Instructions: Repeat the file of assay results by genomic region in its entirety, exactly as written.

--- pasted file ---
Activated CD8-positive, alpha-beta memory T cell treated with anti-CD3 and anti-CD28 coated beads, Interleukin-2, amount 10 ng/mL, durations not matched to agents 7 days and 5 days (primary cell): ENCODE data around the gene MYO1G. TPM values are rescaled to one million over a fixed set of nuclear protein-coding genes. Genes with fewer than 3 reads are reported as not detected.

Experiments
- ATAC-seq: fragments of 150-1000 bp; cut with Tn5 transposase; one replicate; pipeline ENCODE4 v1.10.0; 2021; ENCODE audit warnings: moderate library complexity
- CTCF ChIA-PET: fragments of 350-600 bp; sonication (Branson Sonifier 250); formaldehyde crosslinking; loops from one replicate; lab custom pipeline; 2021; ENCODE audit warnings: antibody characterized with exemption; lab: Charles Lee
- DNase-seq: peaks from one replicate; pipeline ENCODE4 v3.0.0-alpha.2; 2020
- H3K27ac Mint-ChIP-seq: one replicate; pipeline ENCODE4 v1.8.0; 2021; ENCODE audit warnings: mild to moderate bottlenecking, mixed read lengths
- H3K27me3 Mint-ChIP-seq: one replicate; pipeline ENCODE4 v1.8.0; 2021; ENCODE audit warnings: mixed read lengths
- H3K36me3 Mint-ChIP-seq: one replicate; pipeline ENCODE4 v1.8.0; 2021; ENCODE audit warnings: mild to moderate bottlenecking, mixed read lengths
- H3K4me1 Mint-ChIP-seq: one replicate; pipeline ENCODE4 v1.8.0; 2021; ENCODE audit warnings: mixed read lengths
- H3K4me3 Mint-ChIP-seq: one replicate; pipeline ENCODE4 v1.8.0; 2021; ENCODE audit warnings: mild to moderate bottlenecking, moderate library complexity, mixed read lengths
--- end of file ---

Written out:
Activated CD8-positive, alpha-beta memory T cell treated with anti-CD3 and anti-CD28 coated beads, Interleukin-2, amount 10 ng/mL, durations not matched to agents 7 days and 5 days (primary cell): ENCODE data around the gene MYO1G. TPM values are rescaled to one million over a fixed set of nuclear protein-coding genes. Genes with fewer than 3 reads are reported as not detected.

Experiments
- ATAC-seq: fragments of 150-1000 bp; cut with Tn5 transposase; one replicate; pipeline ENCODE4 v1.10.0; 2021; ENCODE audit warnings: moderate library complexity
- CTCF ChIA-PET: fragments of 350-600 bp; sonication (Branson Sonifier 250); formaldehyde crosslinking; loops from one replicate; lab custom pipeline; 2021; ENCODE audit warnings: antibody characterized with exemption; lab: Charles Lee
- DNase-seq: peaks from one replicate; pipeline ENCODE4 v3.0.0-alpha.2; 2020
- H3K27ac Mint-ChIP-seq: one replicate; pipeline ENCODE4 v1.8.0; 2021; ENCODE audit warnings: mild to moderate bottlenecking, mixed read lengths
- H3K27me3 Mint-ChIP-seq: one replicate; pipeline ENCODE4 v1.8.0; 2021; ENCODE audit warnings: mixed read lengths
- H3K36me3 Mint-ChIP-seq: one replicate; pipeline ENCODE4 v1.8.0; 2021; ENCODE audit warnings: mild to moderate bottlenecking, mixed read lengths
- H3K4me1 Mint-ChIP-seq: one replicate; pipeline ENCODE4 v1.8.0; 2021; ENCODE audit warnings: mixed read lengths
- H3K4me3 Mint-ChIP-seq: one replicate; pipeline ENCODE4 v1.8.0; 2021; ENCODE audit warnings: mild to moderate bottlenecking, moderate library complexity, mixed read lengths